Hunua Range Ideal For North Island Robin Release
March 29, 2001
The North Island Robin could be back in the Hunua Range for the first time since the 1880s if an Auckland Regional Council proposal is accepted.
Parks and Recreation committee has endorsed an application
to the Department of Conservation to reintroduce the species
into the Hunua
Range later this autumn.
Chairman Bill Burrill says the robins have already been part of a very successful breeding programme at the ARC’s Wenderholm Regional Park
“We see the 600 hectare kokako recovery area in the Hunua Range, which we manage with DOC, as an ideal site to test the viability of robins in a larger forested area,” Cr Burrill says.
“It is an area which has been subject to intensive pest control and is now free of most mammalian pests, which has probably assisted the recent natural spread of bellbirds across the Hunua Range. The area is also frequented by kaka, high numbers of Hochstetter’s frogs and native bats.”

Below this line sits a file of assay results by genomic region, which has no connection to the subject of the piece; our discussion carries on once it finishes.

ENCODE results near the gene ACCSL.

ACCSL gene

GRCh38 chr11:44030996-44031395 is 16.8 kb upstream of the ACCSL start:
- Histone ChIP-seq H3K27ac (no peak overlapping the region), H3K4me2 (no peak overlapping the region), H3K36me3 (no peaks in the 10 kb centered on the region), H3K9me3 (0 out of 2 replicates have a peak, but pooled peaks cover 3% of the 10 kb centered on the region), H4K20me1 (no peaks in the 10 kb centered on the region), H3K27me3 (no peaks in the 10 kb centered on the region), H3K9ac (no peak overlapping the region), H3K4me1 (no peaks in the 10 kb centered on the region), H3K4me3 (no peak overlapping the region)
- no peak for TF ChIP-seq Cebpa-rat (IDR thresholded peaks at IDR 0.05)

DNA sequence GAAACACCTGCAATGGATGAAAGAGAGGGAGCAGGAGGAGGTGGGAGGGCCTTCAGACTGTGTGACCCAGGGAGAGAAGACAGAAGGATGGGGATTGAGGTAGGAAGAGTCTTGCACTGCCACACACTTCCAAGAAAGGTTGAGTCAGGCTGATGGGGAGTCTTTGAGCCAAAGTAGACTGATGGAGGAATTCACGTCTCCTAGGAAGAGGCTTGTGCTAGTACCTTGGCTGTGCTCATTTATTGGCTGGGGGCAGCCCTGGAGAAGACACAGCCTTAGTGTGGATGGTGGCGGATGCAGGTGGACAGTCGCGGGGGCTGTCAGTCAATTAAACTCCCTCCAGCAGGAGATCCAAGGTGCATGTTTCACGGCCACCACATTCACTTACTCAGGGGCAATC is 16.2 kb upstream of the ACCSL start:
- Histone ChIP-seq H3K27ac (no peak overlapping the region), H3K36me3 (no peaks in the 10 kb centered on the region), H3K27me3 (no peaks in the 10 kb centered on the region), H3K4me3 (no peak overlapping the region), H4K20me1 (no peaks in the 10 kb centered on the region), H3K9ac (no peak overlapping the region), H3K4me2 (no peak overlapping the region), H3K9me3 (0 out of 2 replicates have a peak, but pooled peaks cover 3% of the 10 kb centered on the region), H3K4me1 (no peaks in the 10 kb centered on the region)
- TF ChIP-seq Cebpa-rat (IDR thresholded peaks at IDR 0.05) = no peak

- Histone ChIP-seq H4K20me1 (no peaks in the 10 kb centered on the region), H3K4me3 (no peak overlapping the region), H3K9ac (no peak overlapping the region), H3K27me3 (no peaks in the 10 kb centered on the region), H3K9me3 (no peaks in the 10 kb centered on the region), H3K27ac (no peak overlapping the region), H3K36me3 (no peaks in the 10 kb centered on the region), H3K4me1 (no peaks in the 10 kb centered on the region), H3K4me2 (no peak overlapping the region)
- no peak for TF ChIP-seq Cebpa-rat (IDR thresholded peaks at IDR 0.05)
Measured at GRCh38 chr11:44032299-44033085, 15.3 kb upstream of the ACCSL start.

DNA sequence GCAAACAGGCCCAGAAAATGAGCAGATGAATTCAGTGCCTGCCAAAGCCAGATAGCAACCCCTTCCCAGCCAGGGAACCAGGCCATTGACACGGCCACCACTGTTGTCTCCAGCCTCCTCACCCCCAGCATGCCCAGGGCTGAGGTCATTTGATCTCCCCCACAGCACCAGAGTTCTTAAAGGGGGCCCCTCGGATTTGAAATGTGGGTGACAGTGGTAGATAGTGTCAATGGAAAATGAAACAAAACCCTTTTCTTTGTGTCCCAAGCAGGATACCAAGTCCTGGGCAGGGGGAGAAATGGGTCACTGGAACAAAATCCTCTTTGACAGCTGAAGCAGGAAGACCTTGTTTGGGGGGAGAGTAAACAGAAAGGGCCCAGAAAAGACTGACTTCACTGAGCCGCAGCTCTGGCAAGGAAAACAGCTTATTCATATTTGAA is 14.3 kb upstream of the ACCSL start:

Robins have been absent from the Hunua Range since about 1880, probably wiped out by ship rats which spread through the range, and Cr Burrill says their reintroduction is the next logical step in the ecological restoration of the Hunua Range.
If approval to undertake the release is granted up to 30 robins from the Pureora Forest west of Lake Taupo will be released later this autumn, making it the first bird species re-established by translocation in the Hunua Range.
“While the robin is relatively rare but not endangered, it is regarded as a low risk species for reintroduction and has been chosen as the first bird to be released in several other forested areas,” Cr Burrill says.
“The robin is less vulnerable than the kokako so at Hunua the health of the robin population could form a useful indirect measure of the effectiveness of pest control for kokako conservation.”